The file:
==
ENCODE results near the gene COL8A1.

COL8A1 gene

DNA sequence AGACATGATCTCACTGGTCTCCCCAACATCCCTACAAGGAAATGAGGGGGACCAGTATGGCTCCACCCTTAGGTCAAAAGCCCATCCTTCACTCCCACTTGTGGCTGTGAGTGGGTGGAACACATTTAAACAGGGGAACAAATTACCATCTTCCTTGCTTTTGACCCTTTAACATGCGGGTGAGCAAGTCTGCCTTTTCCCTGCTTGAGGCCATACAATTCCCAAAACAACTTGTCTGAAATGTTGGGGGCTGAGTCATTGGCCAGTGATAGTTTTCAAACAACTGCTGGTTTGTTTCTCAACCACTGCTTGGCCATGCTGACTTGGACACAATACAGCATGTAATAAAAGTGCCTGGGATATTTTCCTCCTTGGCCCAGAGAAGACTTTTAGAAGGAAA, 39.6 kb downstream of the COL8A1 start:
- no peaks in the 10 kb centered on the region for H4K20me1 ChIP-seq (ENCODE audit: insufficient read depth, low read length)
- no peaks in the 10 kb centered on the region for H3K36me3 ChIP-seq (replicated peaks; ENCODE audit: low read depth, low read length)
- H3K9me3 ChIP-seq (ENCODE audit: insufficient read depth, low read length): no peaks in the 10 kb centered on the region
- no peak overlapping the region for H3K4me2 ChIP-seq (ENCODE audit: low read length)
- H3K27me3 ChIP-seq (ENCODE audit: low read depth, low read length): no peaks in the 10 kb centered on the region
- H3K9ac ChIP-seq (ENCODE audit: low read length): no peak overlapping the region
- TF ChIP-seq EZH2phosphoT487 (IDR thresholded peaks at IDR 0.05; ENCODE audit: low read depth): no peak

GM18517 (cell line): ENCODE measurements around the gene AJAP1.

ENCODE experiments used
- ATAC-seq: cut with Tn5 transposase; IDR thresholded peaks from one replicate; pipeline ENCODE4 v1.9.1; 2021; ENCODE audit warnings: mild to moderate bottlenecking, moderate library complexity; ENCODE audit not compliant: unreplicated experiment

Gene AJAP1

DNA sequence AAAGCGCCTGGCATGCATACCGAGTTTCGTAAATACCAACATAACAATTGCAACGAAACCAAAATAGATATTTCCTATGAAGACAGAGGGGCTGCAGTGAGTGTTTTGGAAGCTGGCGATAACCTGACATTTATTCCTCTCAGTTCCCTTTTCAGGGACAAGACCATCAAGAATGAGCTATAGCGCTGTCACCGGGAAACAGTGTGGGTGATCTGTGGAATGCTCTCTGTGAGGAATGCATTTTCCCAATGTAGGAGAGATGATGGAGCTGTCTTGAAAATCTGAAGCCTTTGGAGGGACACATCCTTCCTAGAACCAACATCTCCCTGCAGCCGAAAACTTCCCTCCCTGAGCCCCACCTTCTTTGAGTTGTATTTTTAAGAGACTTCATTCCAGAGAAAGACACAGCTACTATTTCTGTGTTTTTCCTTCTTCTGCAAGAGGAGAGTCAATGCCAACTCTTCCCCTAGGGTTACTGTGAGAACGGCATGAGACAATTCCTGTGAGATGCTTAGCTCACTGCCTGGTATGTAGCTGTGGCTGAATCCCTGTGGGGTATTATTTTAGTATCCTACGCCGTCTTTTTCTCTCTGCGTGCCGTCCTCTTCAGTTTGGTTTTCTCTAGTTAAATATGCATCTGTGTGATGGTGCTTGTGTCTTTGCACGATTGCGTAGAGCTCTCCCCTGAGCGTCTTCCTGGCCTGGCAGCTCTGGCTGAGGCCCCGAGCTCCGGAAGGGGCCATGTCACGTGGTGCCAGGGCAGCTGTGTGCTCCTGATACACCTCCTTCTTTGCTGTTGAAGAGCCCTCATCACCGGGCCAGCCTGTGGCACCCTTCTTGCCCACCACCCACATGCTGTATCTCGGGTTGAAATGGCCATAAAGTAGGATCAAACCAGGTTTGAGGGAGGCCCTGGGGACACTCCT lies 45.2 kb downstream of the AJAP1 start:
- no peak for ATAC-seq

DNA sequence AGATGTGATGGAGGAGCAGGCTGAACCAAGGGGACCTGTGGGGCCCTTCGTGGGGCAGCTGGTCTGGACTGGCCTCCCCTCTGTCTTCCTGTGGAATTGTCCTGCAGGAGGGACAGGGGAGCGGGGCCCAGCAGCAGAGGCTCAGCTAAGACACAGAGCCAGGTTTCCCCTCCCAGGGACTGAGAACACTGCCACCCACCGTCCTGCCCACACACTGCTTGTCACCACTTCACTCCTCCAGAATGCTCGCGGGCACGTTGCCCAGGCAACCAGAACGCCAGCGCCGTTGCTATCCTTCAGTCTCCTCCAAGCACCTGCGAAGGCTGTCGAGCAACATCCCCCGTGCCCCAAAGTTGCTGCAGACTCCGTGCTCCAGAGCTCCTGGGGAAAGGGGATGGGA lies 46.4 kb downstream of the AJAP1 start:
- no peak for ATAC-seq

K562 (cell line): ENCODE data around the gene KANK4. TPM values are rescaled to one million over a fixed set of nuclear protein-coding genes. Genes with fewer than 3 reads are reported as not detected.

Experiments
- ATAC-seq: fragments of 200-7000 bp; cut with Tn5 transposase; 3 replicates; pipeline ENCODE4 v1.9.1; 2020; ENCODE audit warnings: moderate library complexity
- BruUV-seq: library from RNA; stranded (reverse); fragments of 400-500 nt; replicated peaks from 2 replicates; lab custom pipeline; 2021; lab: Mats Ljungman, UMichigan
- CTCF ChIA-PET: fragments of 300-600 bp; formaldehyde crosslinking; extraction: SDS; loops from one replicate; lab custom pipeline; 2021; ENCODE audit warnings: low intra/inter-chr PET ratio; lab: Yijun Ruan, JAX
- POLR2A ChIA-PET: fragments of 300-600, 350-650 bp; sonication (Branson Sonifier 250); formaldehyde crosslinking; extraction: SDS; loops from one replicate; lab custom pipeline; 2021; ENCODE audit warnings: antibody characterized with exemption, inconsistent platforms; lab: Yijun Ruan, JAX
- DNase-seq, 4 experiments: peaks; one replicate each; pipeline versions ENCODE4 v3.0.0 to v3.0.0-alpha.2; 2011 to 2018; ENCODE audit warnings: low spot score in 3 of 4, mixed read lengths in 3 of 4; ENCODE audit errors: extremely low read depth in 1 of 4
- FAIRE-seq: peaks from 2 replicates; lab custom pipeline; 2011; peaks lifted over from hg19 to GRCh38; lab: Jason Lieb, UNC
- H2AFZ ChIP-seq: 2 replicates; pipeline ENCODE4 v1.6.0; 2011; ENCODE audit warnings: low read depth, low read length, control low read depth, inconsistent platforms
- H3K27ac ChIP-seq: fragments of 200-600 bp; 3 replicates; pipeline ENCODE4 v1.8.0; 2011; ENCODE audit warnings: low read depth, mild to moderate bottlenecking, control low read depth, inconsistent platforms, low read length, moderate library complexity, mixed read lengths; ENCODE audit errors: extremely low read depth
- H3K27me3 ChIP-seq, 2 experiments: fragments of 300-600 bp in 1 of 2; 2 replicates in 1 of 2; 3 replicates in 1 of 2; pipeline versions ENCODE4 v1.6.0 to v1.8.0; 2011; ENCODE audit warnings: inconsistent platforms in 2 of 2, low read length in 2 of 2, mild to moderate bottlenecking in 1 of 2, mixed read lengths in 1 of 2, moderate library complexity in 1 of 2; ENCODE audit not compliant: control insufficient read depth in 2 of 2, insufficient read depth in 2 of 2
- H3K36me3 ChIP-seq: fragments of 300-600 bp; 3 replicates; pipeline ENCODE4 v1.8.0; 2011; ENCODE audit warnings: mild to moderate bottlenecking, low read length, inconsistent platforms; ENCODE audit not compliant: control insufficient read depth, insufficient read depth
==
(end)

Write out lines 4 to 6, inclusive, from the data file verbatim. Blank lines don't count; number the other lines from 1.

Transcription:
- no peaks in the 10 kb centered on the region for H4K20me1 ChIP-seq (ENCODE audit: insufficient read depth, low read length)
- no peaks in the 10 kb centered on the region for H3K36me3 ChIP-seq (replicated peaks; ENCODE audit: low read depth, low read length)
- H3K9me3 ChIP-seq (ENCODE audit: insufficient read depth, low read length): no peaks in the 10 kb centered on the region